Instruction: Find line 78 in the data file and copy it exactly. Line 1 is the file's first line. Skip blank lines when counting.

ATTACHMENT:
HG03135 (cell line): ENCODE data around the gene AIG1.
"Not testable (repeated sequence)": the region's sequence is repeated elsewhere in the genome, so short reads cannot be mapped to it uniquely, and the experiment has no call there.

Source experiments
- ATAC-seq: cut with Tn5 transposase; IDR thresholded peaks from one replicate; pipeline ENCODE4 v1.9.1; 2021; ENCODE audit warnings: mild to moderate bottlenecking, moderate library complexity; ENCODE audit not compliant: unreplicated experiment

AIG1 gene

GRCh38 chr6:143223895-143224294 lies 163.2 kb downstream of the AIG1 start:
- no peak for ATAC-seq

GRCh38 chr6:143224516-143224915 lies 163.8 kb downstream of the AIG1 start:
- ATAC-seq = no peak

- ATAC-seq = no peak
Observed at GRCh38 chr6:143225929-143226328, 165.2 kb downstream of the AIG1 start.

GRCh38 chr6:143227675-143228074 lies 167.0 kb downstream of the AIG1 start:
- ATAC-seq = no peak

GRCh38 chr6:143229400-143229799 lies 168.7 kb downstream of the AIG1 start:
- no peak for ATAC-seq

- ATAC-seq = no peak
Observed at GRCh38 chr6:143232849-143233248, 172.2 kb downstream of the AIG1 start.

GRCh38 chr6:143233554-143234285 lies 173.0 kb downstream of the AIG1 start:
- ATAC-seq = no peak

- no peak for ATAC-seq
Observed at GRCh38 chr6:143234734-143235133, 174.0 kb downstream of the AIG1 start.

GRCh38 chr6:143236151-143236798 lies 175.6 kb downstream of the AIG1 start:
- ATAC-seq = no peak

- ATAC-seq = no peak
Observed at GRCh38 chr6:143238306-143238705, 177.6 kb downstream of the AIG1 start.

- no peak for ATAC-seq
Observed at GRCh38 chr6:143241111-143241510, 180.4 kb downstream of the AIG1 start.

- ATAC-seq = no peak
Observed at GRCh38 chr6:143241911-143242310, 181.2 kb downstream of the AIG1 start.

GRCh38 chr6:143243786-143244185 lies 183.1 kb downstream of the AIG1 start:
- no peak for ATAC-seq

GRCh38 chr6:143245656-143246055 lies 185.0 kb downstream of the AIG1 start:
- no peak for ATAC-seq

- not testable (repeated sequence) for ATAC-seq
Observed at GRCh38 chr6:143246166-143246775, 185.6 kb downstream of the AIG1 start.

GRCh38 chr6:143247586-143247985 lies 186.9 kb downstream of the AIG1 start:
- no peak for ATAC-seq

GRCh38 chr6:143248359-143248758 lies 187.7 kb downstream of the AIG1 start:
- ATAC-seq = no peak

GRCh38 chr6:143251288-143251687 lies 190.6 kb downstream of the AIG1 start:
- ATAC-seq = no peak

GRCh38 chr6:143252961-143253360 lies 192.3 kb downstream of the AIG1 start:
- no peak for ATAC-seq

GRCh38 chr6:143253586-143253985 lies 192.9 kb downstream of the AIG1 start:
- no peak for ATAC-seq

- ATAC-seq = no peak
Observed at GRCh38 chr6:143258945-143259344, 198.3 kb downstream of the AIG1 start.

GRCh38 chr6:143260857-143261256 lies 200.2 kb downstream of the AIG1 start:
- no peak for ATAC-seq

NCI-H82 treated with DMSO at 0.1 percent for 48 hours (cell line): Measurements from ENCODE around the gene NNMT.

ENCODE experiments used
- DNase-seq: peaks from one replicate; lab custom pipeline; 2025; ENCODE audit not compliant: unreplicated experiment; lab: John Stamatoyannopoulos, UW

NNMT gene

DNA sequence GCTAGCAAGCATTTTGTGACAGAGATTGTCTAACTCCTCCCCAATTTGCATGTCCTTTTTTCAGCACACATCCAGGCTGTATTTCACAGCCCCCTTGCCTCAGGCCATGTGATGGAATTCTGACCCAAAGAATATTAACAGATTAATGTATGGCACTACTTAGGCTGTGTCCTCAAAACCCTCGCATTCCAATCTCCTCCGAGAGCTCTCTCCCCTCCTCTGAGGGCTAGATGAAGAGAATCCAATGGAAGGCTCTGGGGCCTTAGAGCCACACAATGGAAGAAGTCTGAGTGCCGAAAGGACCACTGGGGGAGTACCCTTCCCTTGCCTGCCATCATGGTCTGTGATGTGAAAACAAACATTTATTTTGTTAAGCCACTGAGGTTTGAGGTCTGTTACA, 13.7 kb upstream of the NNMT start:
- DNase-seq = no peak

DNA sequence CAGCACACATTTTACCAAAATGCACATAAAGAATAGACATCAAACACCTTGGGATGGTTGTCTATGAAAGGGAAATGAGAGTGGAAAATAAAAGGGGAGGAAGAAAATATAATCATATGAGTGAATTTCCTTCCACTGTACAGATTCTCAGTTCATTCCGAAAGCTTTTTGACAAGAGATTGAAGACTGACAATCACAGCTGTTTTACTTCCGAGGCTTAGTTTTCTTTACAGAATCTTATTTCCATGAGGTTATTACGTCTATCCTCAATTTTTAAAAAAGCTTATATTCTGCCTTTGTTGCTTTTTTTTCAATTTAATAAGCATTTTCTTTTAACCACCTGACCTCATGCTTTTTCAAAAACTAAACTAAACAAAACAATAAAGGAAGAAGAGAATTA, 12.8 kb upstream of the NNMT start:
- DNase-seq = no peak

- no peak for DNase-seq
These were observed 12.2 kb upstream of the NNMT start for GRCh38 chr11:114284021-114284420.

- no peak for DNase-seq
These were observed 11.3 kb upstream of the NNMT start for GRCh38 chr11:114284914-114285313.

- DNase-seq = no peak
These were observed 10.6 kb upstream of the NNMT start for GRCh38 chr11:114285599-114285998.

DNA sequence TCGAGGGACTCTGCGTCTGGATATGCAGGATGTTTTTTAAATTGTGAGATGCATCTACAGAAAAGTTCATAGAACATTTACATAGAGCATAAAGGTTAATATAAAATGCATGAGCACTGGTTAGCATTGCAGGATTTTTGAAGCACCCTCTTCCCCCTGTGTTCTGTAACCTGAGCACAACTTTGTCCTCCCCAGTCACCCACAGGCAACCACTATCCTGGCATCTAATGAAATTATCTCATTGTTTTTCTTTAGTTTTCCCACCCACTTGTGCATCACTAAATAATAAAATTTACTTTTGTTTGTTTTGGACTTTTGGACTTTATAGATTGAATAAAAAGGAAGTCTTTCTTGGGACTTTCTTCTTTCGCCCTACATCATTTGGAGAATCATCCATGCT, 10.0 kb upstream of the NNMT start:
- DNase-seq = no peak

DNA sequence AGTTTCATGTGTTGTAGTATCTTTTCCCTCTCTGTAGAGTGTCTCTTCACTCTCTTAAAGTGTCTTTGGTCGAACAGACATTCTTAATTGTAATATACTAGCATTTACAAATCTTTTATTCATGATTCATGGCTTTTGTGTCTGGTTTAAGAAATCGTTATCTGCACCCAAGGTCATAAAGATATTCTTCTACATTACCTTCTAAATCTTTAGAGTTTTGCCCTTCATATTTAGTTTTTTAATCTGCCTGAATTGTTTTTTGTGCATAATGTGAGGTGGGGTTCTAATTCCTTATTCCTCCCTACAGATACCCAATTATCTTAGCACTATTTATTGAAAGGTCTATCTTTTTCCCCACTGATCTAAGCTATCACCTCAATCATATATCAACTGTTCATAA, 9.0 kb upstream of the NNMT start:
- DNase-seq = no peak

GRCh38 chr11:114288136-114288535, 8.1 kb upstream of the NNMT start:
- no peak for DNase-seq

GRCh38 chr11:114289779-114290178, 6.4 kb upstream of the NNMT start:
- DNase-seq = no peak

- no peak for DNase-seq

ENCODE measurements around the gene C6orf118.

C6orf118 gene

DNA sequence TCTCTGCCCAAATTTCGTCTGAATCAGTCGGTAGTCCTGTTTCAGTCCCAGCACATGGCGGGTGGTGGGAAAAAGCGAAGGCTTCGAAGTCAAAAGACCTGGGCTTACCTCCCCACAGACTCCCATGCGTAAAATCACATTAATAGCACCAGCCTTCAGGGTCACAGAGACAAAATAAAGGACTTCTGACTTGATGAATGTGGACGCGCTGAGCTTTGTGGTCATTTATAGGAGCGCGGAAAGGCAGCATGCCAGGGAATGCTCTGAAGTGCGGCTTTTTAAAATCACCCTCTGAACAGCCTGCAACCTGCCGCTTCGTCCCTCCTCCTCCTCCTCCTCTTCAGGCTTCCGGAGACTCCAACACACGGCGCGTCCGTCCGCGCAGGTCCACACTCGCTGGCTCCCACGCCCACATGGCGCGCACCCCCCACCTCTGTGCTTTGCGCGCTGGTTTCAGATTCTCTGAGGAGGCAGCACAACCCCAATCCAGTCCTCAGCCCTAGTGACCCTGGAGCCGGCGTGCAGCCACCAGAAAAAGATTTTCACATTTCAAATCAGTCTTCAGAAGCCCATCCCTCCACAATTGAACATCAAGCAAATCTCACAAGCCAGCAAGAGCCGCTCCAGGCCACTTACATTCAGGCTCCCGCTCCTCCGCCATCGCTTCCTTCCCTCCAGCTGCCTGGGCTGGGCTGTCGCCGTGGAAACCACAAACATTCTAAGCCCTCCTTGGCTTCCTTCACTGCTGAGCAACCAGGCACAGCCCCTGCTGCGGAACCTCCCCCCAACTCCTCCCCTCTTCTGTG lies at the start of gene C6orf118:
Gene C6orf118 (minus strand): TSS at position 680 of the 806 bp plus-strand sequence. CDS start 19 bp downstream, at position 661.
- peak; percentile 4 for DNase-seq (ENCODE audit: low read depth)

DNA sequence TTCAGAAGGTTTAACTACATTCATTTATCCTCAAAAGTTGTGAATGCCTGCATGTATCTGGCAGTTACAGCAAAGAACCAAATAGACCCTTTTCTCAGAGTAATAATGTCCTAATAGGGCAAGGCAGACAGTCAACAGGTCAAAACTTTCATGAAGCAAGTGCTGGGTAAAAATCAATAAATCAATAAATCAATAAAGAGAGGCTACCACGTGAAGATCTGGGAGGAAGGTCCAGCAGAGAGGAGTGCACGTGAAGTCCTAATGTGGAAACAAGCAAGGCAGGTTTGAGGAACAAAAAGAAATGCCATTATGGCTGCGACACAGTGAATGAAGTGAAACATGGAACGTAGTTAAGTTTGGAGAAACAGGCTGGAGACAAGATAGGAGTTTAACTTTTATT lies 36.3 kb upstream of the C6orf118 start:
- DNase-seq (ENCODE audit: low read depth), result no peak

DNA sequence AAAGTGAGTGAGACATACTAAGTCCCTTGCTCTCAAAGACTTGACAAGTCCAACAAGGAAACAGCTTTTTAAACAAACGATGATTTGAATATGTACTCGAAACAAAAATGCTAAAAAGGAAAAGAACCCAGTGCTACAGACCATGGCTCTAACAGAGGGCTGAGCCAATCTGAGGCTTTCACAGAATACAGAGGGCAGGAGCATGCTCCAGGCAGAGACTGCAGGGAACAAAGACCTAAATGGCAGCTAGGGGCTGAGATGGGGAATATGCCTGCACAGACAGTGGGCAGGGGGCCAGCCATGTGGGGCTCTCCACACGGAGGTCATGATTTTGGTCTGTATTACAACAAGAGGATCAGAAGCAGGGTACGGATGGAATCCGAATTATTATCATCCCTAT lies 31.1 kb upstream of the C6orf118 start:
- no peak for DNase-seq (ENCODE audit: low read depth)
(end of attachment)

DNA sequence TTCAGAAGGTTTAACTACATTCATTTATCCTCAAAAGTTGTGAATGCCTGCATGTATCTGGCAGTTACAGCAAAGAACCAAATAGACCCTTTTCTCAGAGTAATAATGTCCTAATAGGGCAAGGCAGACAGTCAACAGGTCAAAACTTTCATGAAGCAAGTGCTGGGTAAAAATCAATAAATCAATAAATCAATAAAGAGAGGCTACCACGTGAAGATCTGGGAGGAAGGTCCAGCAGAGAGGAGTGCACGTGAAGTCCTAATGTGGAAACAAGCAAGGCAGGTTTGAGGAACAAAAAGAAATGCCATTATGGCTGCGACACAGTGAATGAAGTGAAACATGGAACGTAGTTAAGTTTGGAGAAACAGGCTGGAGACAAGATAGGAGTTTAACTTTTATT lies 36.3 kb upstream of the C6orf118 start: